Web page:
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— Channel 10 also moved aggressively to get an hour-long debate between the gubernatorial candidates to San Diego. "The day that I saw on the Associated Press wire that the candidates had agreed to the debates, we called them and said we wanted to televise them," Swanson said. "I don't know who did it in other places, but they came to us because we'd expressed interest in doing it." As a result, Channel 10 aired the first debate in San Diego and showed the other three debates on their affiliated cable-only channel, 15.

Channel 8's D'Ambrosi said his station didn't carry the gubernatorial debates because it would have involved pre-empting national programming from the station's affiliated network, CBS. "I'm pretty sure we were approached, and the night they picked was a bad night to pre-empt," D'Ambrosi said. "60 Minutes or something was on."

After being told that the first Davis-Lungren debate, held in San Diego and sponsored by Channel 10, took place on Friday, July 31, 1998 -- not a Sunday, when 60 Minutes airs -- D'Ambrosi conferred with his program director, Judy Vance, and explained, "We were offered the full debate package, and Judy Vance said she turned it down because we have a limited number of prime-time pre-emptions under our new network contract with CBS. They're very limited, and all the pre-emptions were spoken for. Either we had already used them or already had something blocked in to use them for."

Kaplan said that he wasn't attempting to make any particular station or market look bad in his study. Rather, he explained, he was trying to document that the level of political coverage on local TV news as a whole has dropped drastically since author Mary Ellen Leary did a similar study of the 1974 California gubernatorial election and published it in her book Phantom Politics. Leary said the lack of campaign coverage on local TV was "eroding the democratic process ... [and] demoralizing the hopes that television can enhance the process of leadership selection in this country." Yet, according to her study, TV stations in California devoted 2.8 percent of their total news time to the governor's election in 1974 -- over 20 times the percentage Kaplan found in his study of 1998.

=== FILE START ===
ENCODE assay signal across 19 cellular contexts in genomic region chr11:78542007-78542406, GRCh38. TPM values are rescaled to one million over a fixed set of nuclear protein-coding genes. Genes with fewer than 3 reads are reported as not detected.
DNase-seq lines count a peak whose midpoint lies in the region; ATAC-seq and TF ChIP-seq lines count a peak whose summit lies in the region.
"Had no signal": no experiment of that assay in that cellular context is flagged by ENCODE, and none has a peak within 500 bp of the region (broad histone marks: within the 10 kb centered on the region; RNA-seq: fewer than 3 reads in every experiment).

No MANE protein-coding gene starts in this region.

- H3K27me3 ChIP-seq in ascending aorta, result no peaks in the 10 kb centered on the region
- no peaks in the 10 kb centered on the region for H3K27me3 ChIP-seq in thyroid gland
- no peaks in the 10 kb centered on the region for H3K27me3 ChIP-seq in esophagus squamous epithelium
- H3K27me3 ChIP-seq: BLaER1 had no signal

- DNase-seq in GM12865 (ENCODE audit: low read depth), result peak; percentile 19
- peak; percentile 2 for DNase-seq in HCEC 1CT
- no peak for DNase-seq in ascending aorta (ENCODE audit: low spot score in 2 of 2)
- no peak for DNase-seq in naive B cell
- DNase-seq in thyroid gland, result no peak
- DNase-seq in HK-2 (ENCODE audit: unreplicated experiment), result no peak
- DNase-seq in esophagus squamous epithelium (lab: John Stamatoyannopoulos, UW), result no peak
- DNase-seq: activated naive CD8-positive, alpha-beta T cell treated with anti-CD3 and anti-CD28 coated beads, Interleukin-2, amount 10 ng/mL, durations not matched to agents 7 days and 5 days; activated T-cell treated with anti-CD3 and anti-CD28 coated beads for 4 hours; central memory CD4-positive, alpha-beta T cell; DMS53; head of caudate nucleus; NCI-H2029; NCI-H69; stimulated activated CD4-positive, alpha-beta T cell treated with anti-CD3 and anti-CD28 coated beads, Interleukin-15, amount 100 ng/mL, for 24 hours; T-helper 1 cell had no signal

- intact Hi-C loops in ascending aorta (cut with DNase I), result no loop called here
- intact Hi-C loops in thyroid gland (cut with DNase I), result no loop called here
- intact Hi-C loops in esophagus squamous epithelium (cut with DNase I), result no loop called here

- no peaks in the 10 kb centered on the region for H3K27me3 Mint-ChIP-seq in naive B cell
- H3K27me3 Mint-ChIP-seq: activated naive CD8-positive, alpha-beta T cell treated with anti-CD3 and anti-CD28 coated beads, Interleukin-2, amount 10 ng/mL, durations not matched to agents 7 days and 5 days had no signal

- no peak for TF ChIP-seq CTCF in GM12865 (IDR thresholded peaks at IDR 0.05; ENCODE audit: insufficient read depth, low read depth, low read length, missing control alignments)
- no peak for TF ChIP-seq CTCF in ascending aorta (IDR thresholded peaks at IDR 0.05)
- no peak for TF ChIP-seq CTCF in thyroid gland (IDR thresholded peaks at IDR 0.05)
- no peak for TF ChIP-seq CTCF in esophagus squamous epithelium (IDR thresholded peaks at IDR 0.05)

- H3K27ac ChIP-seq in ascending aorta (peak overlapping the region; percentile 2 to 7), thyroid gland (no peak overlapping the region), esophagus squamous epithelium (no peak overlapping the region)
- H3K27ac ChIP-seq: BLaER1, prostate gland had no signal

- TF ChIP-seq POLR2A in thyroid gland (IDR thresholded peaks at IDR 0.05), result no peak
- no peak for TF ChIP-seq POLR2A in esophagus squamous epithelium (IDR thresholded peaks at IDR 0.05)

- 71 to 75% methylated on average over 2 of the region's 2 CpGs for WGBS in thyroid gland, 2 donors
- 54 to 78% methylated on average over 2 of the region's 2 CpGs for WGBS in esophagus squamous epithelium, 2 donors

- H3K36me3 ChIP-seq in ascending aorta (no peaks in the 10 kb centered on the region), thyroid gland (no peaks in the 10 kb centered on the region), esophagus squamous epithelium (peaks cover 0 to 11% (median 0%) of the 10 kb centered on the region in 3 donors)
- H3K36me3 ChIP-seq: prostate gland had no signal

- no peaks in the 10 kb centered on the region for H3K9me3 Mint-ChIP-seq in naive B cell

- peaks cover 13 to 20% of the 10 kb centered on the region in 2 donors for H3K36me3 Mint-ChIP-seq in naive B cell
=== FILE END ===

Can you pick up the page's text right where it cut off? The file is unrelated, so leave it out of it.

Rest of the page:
Asked why the level of coverage has fallen so dramatically in the last quarter-century, Kaplan said, "Well, it started low to begin with. I think, to some degree, there is the conventional wisdom that politics is a turnoff to audiences; that it's not entertaining, and the viewer will change the station if there is political news. Interestingly, no stations seemed to test that assumption. Instead, they simply declined to air political news. Now, the reasons that politics are said to be an audience turnoff include all the things that have happened to politics in the last quarter-century: how polarized, how negative, how simplistic, how dominated by ads and special interests and so on. So all the factors that contribute to making the public cynical and turned-off about politics have perhaps had an impact on the amount of time that broadcasters want to give to it."